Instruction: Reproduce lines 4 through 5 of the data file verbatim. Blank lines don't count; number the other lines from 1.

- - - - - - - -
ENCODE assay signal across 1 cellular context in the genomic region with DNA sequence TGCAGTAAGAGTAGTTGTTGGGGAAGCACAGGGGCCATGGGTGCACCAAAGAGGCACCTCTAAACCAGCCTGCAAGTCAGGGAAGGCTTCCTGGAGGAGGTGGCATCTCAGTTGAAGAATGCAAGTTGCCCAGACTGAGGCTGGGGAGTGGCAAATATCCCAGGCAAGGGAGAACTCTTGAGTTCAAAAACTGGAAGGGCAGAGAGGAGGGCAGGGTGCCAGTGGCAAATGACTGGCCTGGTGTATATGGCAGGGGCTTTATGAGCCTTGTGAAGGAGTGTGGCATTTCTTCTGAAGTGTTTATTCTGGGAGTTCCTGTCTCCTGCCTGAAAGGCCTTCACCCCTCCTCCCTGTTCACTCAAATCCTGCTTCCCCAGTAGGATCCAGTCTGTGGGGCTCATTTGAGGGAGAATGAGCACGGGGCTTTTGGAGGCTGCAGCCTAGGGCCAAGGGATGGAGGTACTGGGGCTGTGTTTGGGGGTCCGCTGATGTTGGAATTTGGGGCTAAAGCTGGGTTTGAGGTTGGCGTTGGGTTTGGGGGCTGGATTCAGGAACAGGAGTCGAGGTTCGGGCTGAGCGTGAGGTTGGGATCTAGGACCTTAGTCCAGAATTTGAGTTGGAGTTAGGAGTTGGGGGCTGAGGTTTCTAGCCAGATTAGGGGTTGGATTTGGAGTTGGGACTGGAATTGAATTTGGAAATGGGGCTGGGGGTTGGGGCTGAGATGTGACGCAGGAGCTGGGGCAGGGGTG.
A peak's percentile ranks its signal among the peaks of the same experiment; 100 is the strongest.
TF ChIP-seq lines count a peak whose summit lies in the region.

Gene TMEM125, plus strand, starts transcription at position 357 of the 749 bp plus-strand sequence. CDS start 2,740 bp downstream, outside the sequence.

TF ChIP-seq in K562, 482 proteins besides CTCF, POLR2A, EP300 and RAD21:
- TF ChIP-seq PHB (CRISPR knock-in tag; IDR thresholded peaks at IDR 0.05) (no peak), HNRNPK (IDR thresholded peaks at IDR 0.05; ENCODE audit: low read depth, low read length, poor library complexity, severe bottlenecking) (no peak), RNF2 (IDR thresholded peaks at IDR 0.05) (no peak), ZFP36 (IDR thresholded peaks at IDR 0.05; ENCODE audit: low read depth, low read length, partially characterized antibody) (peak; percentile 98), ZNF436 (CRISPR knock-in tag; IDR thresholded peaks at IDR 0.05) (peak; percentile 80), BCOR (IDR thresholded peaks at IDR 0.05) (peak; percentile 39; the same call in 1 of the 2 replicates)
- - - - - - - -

Gene TMEM125, plus strand, starts transcription at position 357 of the 749 bp plus-strand sequence. CDS start 2,740 bp downstream, outside the sequence.

TF ChIP-seq in K562, 482 proteins besides CTCF, POLR2A, EP300 and RAD21: